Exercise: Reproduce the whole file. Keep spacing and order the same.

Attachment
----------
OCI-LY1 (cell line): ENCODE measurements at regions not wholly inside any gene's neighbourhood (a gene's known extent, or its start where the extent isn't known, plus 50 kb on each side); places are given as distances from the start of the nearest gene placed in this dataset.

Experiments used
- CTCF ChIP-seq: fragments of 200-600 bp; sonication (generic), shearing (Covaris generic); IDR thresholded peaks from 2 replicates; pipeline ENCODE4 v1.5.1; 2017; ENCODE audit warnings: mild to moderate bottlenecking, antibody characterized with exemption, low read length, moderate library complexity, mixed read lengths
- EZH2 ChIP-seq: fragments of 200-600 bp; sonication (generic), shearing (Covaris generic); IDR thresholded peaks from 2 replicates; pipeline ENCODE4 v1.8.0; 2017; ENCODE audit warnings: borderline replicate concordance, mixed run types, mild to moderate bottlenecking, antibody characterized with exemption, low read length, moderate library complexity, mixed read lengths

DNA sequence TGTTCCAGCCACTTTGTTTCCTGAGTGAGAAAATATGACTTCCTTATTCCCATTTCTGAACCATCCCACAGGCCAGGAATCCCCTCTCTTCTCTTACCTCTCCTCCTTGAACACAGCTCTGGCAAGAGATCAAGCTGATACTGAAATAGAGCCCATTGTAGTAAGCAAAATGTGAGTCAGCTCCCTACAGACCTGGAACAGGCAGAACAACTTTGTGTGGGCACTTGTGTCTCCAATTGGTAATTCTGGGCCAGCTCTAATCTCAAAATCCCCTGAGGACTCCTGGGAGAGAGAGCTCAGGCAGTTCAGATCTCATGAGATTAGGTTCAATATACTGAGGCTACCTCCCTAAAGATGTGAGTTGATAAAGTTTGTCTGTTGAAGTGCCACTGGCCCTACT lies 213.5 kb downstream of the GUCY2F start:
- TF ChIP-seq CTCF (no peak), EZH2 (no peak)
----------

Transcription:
OCI-LY1 (cell line): ENCODE measurements at regions not wholly inside any gene's neighbourhood (a gene's known extent, or its start where the extent isn't known, plus 50 kb on each side); places are given as distances from the start of the nearest gene placed in this dataset.

Experiments used
- CTCF ChIP-seq: fragments of 200-600 bp; sonication (generic), shearing (Covaris generic); IDR thresholded peaks from 2 replicates; pipeline ENCODE4 v1.5.1; 2017; ENCODE audit warnings: mild to moderate bottlenecking, antibody characterized with exemption, low read length, moderate library complexity, mixed read lengths
- EZH2 ChIP-seq: fragments of 200-600 bp; sonication (generic), shearing (Covaris generic); IDR thresholded peaks from 2 replicates; pipeline ENCODE4 v1.8.0; 2017; ENCODE audit warnings: borderline replicate concordance, mixed run types, mild to moderate bottlenecking, antibody characterized with exemption, low read length, moderate library complexity, mixed read lengths

DNA sequence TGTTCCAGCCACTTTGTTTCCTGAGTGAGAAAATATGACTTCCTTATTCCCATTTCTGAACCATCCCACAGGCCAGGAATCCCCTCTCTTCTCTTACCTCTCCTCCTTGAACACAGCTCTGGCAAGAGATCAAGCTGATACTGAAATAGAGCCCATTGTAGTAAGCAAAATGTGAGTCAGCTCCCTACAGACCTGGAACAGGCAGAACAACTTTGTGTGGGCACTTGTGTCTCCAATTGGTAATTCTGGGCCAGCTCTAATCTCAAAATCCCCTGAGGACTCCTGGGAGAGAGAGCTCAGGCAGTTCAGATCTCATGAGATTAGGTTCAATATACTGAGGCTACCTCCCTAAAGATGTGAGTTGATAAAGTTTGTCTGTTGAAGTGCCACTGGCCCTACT lies 213.5 kb downstream of the GUCY2F start:
- TF ChIP-seq CTCF (no peak), EZH2 (no peak)